New York City’s ambitious new summer school program kicked off today. For the first time, the program, called Summer Rising, is open to all interested public school students, and offers a combination of academic support and camp-like activities to help kids rebound from the pandemic. According to officials, more than 200,000 students in kindergarten through 12th grade have signed up at 800 schools across the city. The free program will serve a mix of students who are required to attend summer school and those who are choosing to.
“You’ve got a lot of kids who did not attend in person instruction during the school year,” Mayor de Blasio said while greeting parents and kids at P.S. 6 in Brooklyn on Tuesday. “A lot of the parents wanted the kids to come back in for the summer to get acclimated and get connected again, restart their learning.”
P.S. 6, an elementary school in Flatbush, is serving 296 students this summer.
Noreno Murray, whose daughter and son are both attending the program at P.S. 6, said she chose to enroll them in Summer Rising because she wanted her kids to be with other children, and because she needs affordable childcare. “I don’t want them to be in the house all summer,” she said. “It also helps me to save money. Normally I’d have to pay for summer camp.”
Murray said she was glad to send her kids to their usual school, with staff she trusts and where she knows strong health protocols are in place. There will be random COVID testing at schools throughout the summer and officials said all schools will follow social distancing requirements.
But administrators and nonprofits in charge of implementing the program said they have been scrambling to find staff, navigate logistics and keep up with changing guidance from the city, reminiscent of the chaotic period leading up to the start of hybrid learning last fall.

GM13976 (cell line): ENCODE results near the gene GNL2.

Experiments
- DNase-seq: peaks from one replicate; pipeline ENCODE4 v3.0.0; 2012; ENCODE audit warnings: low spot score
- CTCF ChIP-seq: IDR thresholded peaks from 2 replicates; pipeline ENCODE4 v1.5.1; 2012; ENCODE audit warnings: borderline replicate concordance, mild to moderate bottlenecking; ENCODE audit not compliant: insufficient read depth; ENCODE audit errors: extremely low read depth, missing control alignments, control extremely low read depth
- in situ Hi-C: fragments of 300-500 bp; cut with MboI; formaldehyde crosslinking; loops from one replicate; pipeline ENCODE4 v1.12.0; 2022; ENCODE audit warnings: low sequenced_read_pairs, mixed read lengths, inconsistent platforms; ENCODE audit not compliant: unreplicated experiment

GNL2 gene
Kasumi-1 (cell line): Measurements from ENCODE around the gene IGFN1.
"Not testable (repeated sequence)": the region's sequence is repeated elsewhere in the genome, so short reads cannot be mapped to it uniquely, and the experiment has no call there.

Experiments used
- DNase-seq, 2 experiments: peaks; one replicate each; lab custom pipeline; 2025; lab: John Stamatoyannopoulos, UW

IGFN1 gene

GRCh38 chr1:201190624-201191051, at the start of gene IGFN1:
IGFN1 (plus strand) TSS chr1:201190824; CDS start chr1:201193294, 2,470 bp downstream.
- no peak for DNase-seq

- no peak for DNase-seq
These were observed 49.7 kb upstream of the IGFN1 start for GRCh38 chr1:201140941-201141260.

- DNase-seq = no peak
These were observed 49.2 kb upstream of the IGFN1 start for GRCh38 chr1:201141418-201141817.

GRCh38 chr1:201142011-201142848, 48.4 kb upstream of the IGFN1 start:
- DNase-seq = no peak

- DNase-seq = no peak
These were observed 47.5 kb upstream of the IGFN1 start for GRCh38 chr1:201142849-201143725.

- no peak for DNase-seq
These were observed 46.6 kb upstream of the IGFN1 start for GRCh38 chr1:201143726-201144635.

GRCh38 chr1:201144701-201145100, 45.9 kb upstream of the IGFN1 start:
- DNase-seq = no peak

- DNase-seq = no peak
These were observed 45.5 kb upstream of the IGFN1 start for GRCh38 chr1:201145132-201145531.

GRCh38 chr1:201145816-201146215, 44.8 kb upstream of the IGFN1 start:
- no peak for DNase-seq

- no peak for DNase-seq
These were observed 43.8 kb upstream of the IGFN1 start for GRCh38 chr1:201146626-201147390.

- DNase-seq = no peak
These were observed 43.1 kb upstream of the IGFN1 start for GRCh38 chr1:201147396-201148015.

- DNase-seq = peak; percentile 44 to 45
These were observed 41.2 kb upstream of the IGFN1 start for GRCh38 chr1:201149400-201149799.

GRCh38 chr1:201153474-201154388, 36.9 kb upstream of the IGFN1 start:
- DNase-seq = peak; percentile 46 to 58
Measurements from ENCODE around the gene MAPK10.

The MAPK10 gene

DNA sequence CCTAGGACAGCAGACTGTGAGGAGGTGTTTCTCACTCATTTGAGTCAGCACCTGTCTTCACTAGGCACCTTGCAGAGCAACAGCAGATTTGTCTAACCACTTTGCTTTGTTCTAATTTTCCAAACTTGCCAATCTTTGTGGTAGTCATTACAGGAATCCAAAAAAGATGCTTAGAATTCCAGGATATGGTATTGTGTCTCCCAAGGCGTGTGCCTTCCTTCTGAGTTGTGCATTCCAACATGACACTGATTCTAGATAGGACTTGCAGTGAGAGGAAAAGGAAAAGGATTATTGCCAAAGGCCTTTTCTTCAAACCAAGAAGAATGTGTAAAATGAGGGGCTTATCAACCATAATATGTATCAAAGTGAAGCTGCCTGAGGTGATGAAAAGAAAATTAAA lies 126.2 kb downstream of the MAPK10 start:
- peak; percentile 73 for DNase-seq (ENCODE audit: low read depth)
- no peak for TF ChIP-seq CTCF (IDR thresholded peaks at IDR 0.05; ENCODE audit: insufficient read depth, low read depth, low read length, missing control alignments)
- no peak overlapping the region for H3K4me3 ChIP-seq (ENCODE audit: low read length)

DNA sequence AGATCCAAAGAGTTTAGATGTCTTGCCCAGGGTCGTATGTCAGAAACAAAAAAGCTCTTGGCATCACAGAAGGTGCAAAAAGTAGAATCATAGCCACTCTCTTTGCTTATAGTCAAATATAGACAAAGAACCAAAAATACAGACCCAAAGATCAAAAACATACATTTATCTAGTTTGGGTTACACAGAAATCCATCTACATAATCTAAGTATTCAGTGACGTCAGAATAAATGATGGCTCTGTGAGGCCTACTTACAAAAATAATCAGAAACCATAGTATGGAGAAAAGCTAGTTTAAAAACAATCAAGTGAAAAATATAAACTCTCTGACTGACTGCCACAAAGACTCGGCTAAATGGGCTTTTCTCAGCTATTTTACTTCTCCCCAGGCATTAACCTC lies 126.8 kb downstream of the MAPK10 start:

At some schools, more students signed up than administrators thought they could accommodate, either because they didn’t have enough teachers, space, or both. As a result, many families did not get assigned to their first choice schools and were put on waitlists. Then, just days before the program was set to begin, the education department informed principals that all students were to be enrolled at their preferred schools.
“We were all losing our minds,” one principal said. Multiple principals echoed this sentiment and said they were rushing to make last-minute hires over the holiday weekend.
“When the Mayor announced plans for Summer Rising 2021, we agreed that this ambitious program would be valuable for children given the impacts of the pandemic,” Mark Cannizzaro, the president of the principals’ union, said in a statement. “Unfortunately, the city’s poor implementation in recent weeks led to staffing concerns and frustrated families. Despite the unnecessary obstacles in their way, school leaders and their staff are doing everything in their power to meet the needs of their students. However, at too many sites, programming issues and staffing shortages persist.”
Combining the academic and recreational elements has also been challenging. Schools are generally overseeing the academic portion of the day in the morning, where students will work primarily on reading and writing. Nonprofit partners will then take over for the afternoon, for arts, athletics, and other activities. But administrators said coordinating between multiple agencies and groups has been difficult. Last week, the city also changed the adult-student ratio for elementary school students attending the afternoon session, from 1:10 to 1:15.
“Staffing mandates exist for a reason–to keep children safe and supervised,” said Nora Moran, director of policy and advocacy for United Neighborhood Houses, which is partnering with the city at 165 Summer Rising sites.
Officials had originally planned for 200,000 students, but Schools Chancellor Meisha Porter said the demand was even higher, at 201,000, and applications are still open. “We had a great interest which we’re excited about and we staffed up really quickly to meet that interest,” she said. “We’ve spoken every day this weekend to principals, superintendents, to make sure our buildings are staffed and ready to go.”
As part of the federal stimulus package passed this spring, the Biden Administration encouraged school districts to invest money in summer school to help students catch up. Mayor de Blasio has said he hopes the program could become the new model for summer school going forward.